For those that don’t know, I work at a higher ed institution in IT. Specifically I started as a student employee at the central helpdesk, then moved to work as a sys admin, then manager at the Journalism school for over a decade.
For the last couple years, our CIO has been working toward centralization/consolidation/unification/buzzword of IT on campus. This is partially because campus has “haves” and “have nots” as far as IT, and also in an attempt to get ahead of any discussion on cost cutting/savings. State funding has wained for years, and every few years budgets get scrutinized/cut and people start asking “how can we save money?” When the vast majority of expenses are FTE (people), you have to start looking at job cuts. But, when you’ve centralized, and eliminated a lot of the redundancy, and are offering more consistent services across campus, it’s hard to come and say “you need to cut services”. This theme is playing out across campus as things like Communications, Business offices, HR, etc are all slowly consolidating for various reasons above and beyond cost savings.
Related to this, we launched a “Transform” process where working groups were built to plan the future. What did we want to do? Part of the process was also to highlight things that campus needed and were missing, and if we could use this as a chance to implement. In my case, we formed a Device Management group to plan and pitch for a Device Management team that would handle managing macOS and Windows computers across campus, iOS/Android, and also ideally handle lifecycle management (purchasing, surplus/food chaining, and disposal). Campus already had a few Jamf Pro instances, and a couple SCCM/MECM instances. There were no campus standards for computers, but many departments had standards. Some departments were heavily macOS (Design, Journalism) and some were heavily Windows (Business, Administration), but most departments were mixed, and management was extremely inconsistent across campus (some were entirely managed, some were partially managed, and some had almost no management because of lack of knowledge, or faculty resistance).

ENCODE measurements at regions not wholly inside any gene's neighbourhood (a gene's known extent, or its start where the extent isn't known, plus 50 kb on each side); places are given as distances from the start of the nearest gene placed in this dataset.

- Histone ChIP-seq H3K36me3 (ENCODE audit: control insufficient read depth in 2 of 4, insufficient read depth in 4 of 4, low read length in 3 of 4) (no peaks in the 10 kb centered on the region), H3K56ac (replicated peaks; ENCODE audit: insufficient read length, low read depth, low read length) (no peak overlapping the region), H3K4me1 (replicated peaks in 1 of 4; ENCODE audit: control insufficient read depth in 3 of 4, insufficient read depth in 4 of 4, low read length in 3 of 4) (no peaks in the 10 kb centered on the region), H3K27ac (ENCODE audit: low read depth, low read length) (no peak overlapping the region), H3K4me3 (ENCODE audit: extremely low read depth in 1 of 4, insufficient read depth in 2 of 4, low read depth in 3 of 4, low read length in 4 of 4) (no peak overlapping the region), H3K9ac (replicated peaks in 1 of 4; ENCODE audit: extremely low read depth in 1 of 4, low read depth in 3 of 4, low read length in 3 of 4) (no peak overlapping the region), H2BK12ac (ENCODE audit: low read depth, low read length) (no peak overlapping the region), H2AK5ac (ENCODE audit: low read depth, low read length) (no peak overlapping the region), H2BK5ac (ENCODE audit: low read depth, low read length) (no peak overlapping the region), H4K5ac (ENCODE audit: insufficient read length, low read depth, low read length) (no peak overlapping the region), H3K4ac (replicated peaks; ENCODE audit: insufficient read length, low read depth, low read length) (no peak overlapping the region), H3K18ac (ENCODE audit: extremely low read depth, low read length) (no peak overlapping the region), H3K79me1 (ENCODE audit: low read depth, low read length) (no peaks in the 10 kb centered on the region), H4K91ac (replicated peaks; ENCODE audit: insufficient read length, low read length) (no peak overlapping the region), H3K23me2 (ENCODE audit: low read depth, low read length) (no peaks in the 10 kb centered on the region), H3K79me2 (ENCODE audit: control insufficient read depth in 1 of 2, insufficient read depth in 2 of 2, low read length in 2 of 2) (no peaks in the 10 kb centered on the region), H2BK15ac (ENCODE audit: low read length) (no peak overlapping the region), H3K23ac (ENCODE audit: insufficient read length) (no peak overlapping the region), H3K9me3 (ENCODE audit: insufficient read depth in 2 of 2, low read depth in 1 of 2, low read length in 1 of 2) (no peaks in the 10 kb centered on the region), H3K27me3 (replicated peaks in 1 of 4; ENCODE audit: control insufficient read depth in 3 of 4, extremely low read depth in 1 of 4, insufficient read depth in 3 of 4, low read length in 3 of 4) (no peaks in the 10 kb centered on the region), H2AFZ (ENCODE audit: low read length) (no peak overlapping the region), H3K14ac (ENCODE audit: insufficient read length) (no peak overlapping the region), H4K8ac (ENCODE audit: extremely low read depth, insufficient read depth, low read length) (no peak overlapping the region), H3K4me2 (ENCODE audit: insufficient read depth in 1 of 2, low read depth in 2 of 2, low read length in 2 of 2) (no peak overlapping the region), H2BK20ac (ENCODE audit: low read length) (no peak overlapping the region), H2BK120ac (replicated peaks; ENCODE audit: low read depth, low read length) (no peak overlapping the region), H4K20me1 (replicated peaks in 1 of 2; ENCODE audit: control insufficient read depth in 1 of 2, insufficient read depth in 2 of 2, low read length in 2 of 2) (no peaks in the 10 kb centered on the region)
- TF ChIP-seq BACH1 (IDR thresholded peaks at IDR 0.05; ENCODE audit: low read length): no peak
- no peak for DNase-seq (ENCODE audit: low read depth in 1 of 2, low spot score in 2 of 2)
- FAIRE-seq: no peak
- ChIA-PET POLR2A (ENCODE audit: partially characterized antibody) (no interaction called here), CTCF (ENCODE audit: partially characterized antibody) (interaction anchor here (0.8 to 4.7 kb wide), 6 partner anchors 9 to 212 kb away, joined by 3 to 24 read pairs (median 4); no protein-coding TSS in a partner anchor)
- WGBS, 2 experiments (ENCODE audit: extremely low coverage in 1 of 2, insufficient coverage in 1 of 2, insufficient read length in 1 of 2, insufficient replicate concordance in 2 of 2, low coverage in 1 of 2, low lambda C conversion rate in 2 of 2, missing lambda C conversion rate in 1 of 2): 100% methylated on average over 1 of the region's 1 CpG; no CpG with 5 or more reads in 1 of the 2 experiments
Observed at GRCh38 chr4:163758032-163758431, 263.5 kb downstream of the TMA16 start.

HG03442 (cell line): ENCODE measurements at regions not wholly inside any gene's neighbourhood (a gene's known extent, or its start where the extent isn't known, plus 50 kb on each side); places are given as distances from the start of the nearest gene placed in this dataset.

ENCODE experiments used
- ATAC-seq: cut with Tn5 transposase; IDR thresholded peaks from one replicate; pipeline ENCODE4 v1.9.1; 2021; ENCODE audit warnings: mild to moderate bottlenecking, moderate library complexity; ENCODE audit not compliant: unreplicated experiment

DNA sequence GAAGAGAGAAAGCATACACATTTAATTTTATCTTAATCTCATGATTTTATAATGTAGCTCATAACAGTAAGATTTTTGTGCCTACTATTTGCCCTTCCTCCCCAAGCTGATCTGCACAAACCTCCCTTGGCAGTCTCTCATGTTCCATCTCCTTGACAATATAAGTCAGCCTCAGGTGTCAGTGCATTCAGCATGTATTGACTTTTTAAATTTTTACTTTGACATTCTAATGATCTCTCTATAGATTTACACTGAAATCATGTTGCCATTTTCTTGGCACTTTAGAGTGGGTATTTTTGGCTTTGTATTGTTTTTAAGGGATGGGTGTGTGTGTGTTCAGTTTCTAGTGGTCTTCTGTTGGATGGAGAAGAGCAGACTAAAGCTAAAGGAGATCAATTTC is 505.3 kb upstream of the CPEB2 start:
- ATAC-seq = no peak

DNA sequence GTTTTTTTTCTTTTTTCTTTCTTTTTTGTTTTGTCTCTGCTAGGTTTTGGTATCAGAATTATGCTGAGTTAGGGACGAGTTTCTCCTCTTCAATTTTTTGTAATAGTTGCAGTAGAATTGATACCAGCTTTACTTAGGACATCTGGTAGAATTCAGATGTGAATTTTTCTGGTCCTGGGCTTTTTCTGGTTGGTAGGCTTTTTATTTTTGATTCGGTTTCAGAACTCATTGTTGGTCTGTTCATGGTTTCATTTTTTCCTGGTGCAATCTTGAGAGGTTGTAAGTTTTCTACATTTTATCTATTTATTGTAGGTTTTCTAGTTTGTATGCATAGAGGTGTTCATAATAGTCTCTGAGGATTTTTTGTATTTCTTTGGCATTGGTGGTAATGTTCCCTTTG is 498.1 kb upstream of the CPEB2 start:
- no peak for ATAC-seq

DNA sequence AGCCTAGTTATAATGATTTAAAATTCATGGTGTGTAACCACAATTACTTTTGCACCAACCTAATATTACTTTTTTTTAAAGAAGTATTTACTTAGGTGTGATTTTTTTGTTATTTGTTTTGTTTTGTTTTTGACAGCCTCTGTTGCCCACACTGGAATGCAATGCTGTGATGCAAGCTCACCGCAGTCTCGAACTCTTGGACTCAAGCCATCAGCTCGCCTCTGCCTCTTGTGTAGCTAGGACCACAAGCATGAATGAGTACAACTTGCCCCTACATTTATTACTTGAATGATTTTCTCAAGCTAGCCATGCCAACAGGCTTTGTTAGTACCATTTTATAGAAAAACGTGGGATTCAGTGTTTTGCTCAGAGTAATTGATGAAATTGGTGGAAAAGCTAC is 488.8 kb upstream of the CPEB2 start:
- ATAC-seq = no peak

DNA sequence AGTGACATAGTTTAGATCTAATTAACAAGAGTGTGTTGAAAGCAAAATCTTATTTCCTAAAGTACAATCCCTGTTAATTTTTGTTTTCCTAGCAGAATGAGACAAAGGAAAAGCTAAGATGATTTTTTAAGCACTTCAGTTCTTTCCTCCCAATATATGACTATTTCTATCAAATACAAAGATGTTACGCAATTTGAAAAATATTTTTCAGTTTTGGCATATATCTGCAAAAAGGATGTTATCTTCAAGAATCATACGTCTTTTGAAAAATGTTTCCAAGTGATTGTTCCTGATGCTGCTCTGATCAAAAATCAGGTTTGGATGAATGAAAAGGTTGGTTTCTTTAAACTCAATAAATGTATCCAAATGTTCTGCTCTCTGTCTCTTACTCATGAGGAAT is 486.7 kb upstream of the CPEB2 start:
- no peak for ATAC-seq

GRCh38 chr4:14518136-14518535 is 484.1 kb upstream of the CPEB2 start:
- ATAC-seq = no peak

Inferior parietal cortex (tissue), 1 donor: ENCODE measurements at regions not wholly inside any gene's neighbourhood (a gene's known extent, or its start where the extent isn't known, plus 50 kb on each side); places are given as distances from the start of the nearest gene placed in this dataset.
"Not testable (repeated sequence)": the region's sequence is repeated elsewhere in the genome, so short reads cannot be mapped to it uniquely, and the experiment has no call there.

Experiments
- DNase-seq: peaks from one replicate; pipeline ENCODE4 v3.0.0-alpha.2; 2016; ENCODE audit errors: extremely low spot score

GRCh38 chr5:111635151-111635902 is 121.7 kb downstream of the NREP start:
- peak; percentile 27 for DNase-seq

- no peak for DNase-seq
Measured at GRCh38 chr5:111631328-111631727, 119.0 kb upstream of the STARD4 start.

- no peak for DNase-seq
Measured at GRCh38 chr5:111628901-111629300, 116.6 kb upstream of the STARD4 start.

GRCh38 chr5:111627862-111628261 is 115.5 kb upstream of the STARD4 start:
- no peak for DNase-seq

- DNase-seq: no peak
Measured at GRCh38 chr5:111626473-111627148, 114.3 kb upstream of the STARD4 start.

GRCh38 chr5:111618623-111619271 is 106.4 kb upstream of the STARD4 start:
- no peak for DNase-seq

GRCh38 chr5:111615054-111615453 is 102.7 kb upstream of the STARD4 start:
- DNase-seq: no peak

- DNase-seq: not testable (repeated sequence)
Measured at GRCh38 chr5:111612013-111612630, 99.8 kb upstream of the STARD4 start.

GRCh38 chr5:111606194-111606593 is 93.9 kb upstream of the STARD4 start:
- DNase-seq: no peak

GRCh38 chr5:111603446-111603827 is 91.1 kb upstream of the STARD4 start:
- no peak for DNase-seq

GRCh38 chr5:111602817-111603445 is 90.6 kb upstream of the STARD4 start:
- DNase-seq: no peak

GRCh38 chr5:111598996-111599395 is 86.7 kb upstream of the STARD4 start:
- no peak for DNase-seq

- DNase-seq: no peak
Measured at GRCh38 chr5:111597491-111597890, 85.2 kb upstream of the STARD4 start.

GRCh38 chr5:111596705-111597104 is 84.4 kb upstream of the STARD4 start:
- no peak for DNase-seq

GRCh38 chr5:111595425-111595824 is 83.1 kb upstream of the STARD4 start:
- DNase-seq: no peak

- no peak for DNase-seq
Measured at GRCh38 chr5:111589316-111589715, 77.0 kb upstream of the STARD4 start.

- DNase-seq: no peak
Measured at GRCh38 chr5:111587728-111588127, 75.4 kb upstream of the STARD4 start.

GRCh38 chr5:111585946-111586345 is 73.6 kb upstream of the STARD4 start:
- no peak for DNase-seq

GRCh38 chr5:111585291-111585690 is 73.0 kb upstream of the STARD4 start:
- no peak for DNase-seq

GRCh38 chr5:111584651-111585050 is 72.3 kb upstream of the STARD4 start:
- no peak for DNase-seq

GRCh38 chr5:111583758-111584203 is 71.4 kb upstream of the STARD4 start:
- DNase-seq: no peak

The outcome of the work was to have support for campus broken into 4 different support units. Academic North, Academic Central, Academic South, and Admin (handling the bulk of the administrative units). Then there was the central helpdesk that would continue to handle non-employees, and personal computers, and then Enterprise Device Management, or EDM. The support zones were just going to absorb the existing departmental support based on where they were, the helpdesk was largely going to stay the same, but EDM required interviews since it was determined none of the existing people on campus were doing that job already (this was arguable, but whatever). Those of us that were doing the job all applied, and got the jobs. It was 4 primary EDM Admins who did management of fac/staff and departmental machines on campus with both Jamf and MECM. Then a labs team who would handle the academic labs across campus.
Which is where I come in. I got one of the EDM Admin jobs, so my job now is 100% device/computer management which is what I wanted. I was a Sys Admin and enjoyed it. I got promoted to being a manager (and still did sys admin stuff), which I didn’t overly enjoy. I always felt I preferred a “lead” position more than a “boss” position.
While all this was being planned, we had our final recommendations, and things were moving along… then COVID happened and everything got pushed forward much faster because campus had to go 100% online in very short notice, and we all had to work together. Many of us started doing our jobs before we got the jobs officially because of this. We stood up a much larger VDI infrastructure to offer online labs. We also took on much of campus computer purchasing, and campus software licensing. We also went about standing up a brand new MECM instance (that was clean and would JUST handle things supported by the new support), and a new site in our existing main Jamf Pro instance to handle macOS and iOS devices.
Anyway, greatly enjoying new job. It’s a great team, and has given many of us team members we can trust to handle things if we take vacations, are sick, etc. Many of us were solo in our previous jobs and being on a team is a huge win.